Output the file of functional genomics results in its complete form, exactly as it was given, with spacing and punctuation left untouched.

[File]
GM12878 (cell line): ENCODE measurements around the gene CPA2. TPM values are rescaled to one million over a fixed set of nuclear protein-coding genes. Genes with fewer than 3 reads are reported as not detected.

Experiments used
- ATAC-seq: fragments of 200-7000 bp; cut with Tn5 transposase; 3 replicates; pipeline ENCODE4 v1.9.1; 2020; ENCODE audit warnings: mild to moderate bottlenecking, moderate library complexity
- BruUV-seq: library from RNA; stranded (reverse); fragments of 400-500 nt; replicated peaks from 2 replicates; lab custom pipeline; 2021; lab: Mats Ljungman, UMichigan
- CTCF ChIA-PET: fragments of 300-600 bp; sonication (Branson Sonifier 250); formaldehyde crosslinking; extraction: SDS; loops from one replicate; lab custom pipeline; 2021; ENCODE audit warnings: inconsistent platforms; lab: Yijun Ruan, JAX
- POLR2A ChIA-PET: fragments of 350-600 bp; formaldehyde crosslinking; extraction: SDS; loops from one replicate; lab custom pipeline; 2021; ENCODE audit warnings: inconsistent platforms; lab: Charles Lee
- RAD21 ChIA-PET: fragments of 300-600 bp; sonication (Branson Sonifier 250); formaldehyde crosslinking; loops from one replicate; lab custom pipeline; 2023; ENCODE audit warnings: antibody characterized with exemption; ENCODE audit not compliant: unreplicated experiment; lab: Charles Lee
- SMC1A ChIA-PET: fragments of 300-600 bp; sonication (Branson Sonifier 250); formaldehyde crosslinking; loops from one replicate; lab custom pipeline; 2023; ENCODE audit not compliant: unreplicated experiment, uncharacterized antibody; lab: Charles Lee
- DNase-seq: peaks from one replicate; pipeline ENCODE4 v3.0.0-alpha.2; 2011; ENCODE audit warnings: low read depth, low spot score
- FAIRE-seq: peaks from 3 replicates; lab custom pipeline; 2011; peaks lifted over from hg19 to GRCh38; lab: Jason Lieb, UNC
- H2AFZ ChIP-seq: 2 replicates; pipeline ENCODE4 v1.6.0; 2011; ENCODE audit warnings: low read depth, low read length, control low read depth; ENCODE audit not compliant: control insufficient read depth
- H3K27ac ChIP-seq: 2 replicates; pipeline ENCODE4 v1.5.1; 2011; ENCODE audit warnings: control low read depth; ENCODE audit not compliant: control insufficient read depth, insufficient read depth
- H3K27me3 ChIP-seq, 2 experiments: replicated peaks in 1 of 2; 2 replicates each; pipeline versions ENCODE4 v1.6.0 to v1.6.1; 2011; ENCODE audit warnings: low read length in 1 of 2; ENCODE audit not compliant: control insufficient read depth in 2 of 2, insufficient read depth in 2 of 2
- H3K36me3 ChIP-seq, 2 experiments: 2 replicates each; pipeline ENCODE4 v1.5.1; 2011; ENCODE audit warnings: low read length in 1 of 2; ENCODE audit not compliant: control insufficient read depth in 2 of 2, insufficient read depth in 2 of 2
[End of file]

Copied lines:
GM12878 (cell line): ENCODE measurements around the gene CPA2. TPM values are rescaled to one million over a fixed set of nuclear protein-coding genes. Genes with fewer than 3 reads are reported as not detected.

Experiments used
- ATAC-seq: fragments of 200-7000 bp; cut with Tn5 transposase; 3 replicates; pipeline ENCODE4 v1.9.1; 2020; ENCODE audit warnings: mild to moderate bottlenecking, moderate library complexity
- BruUV-seq: library from RNA; stranded (reverse); fragments of 400-500 nt; replicated peaks from 2 replicates; lab custom pipeline; 2021; lab: Mats Ljungman, UMichigan
- CTCF ChIA-PET: fragments of 300-600 bp; sonication (Branson Sonifier 250); formaldehyde crosslinking; extraction: SDS; loops from one replicate; lab custom pipeline; 2021; ENCODE audit warnings: inconsistent platforms; lab: Yijun Ruan, JAX
- POLR2A ChIA-PET: fragments of 350-600 bp; formaldehyde crosslinking; extraction: SDS; loops from one replicate; lab custom pipeline; 2021; ENCODE audit warnings: inconsistent platforms; lab: Charles Lee
- RAD21 ChIA-PET: fragments of 300-600 bp; sonication (Branson Sonifier 250); formaldehyde crosslinking; loops from one replicate; lab custom pipeline; 2023; ENCODE audit warnings: antibody characterized with exemption; ENCODE audit not compliant: unreplicated experiment; lab: Charles Lee
- SMC1A ChIA-PET: fragments of 300-600 bp; sonication (Branson Sonifier 250); formaldehyde crosslinking; loops from one replicate; lab custom pipeline; 2023; ENCODE audit not compliant: unreplicated experiment, uncharacterized antibody; lab: Charles Lee
- DNase-seq: peaks from one replicate; pipeline ENCODE4 v3.0.0-alpha.2; 2011; ENCODE audit warnings: low read depth, low spot score
- FAIRE-seq: peaks from 3 replicates; lab custom pipeline; 2011; peaks lifted over from hg19 to GRCh38; lab: Jason Lieb, UNC
- H2AFZ ChIP-seq: 2 replicates; pipeline ENCODE4 v1.6.0; 2011; ENCODE audit warnings: low read depth, low read length, control low read depth; ENCODE audit not compliant: control insufficient read depth
- H3K27ac ChIP-seq: 2 replicates; pipeline ENCODE4 v1.5.1; 2011; ENCODE audit warnings: control low read depth; ENCODE audit not compliant: control insufficient read depth, insufficient read depth
- H3K27me3 ChIP-seq, 2 experiments: replicated peaks in 1 of 2; 2 replicates each; pipeline versions ENCODE4 v1.6.0 to v1.6.1; 2011; ENCODE audit warnings: low read length in 1 of 2; ENCODE audit not compliant: control insufficient read depth in 2 of 2, insufficient read depth in 2 of 2
- H3K36me3 ChIP-seq, 2 experiments: 2 replicates each; pipeline ENCODE4 v1.5.1; 2011; ENCODE audit warnings: low read length in 1 of 2; ENCODE audit not compliant: control insufficient read depth in 2 of 2, insufficient read depth in 2 of 2